Q&A with Maria Shriver
First of all, how did you come up with the idea? You were inspired by the Baseball Hall of Fame, I believe?
Yes, well, the Baseball Hall of Fame, the Rock and Roll Hall of Fame, and the [Pro] Football Hall of Fame. I try to work outside the first lady box and do different things that I hope will encourage and empower people. I had taken it upon myself to try to revitalize the California Museum, and I started thinking, “Why isn’t there a California Hall of Fame? There should be.” It was one of those, “I can’t believe no one has ever said that before.”
But I think this Hall of Fame is not only a great thing for the museum, but a great thing for California and for everybody who walks through the exhibit. When you look at this year’s inductees and you look at them alongside last year’s inductees, it really makes you proud to be a Californian.
It’s not like these inductees were born into famous families; they’re all self-made. They had a dream and they executed it. They took risks and beat the naysayers. These are all things I admire. Of course my family history is kind of with me everywhere I go, but one of the reasons I came here was that I liked the freedom that California offered. You learn what’s possible here. California dreaming is a serious thing. You look at any one of these inductees, and whether it’s John Wayne or John Steinbeck, they all [navigated] an uncharted course.
With so many great Californians to choose from, how do you do it?
What’s hard is striking a balance between the living and posthumous, men and women, and making sure to cover all the different areas like sports, science, the arts, technology and politics.
Sure, it’s a challenge. And there will always be a debate. Like last year, people said, “What about John Steinbeck?!” We were like, “It’s just one year—everybody relax!” But I like the debate. I think it’s great because it gets people thinking.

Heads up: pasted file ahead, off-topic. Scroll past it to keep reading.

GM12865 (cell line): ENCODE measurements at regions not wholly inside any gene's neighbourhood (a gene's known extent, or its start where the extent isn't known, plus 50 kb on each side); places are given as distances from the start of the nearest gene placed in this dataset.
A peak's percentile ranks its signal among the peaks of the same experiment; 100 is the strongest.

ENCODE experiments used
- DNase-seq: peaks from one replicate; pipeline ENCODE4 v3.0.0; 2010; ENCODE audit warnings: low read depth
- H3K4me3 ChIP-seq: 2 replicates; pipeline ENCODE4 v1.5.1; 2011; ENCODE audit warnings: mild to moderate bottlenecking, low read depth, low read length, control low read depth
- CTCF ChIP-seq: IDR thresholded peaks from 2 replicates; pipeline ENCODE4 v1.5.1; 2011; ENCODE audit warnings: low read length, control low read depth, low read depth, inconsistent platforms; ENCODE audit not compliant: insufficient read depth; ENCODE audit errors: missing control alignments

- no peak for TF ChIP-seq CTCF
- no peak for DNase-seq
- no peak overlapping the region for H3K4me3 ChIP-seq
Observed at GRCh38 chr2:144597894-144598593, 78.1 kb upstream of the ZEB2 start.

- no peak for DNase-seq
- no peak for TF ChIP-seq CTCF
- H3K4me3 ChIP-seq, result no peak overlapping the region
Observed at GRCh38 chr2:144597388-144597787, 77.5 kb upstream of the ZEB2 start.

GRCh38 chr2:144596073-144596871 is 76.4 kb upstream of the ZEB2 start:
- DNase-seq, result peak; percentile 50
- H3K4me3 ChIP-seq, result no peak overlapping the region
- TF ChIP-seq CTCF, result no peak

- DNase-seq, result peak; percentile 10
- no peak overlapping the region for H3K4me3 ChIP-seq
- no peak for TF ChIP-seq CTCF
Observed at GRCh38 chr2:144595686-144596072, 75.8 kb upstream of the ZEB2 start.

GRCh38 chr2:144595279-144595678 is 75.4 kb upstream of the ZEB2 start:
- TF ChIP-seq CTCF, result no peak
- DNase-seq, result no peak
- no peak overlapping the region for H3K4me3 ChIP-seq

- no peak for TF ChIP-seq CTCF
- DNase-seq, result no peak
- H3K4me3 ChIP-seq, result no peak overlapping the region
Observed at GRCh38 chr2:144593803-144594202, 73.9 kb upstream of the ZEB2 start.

One thing that’s not open for debate is your strict rule that every living inductee has to be in attendance to receive the Hall of Fame medal. And for the inductees who have passed, that at least one family member has to be there. Why is this important to you?
It’s important to me because I consider it a prestigious award, and one worth showing up for. [Inductee] Steve Jobs said, “I don’t ever go anywhere and accept anything, but I’m a Californian and I love California.” People are passionate about the state and they want to inspire young people. It makes a big difference if Elizabeth Taylor and Tiger Woods are standing there. I figure, if you don’t care enough, then it doesn’t mean enough.
Have there been people who’ve declined because they couldn’t make it out?
Yes, but I’m going back to them, so I can’t tell you who they are. Luckily, having spent 25 years in journalism, I’m used to being told “no” and working around it.
Anything special we can expect in this year’s ceremony?
I think what everybody loved last year was when each inductee introduced the next person [by reading their bios out loud], so that’s one thing. Also, what I’ve discovered through the Hall of Fame and The Women’s Conference is how a lot of the time, [famous people] don’t know each other. It’s very cute to see them excited to meet one other. Tiger Woods and Steve Jobs are, to me, kind of young Californians at the top of their game, and to see them meet John Steinbeck’s family will be just great.
I know that the California Museum has been your baby. What made you so passionate about it from the beginning?
I was passionate about it because so few people know the history of California and it was a museum that had potential but no kind of benefactor. And I just thought to myself, “I’ve always been interested in history, culture, the arts and women.” When I became first lady, it struck me that there was no picture of a woman in the Capitol or [emphasis on women] in the museum that told California’s history. I found that enraging, and once you start there, you can’t stop. It’s like, “OK, we need to do history,” then, “OK, we need to do the artists.” And then, “Wait a minute, we need to do everybody!”
At the museum’s Hearst exhibit opening, you said something to the effect of, “Despite what you’ve heard, we’re one big happy family.” Were you addressing the controversy that ensued when you first started to work with the museum?
No, no. I don’t know what I was referring to, but the museum is one big happy family. [In 2004, several board members resigned over Shriver’s initial plans to turn the then-state history museum into a women’s museum.] I’m trying to build a world-class museum in the capital of a world-class state. And I think anytime you seek to do something like that, something with far-reaching impact, it’s bound to be bumpy in the beginning. And it’ll still get bumpy! But I don’t ever worry about that.
The California Museum is becoming a must-see museum. And the Hall of Fame has already exceeded my expectations; it’s becoming the museum’s signature exhibit. I’m so humbled to be able to honor these individuals. It’s been one of the greatest gifts of my role as first lady.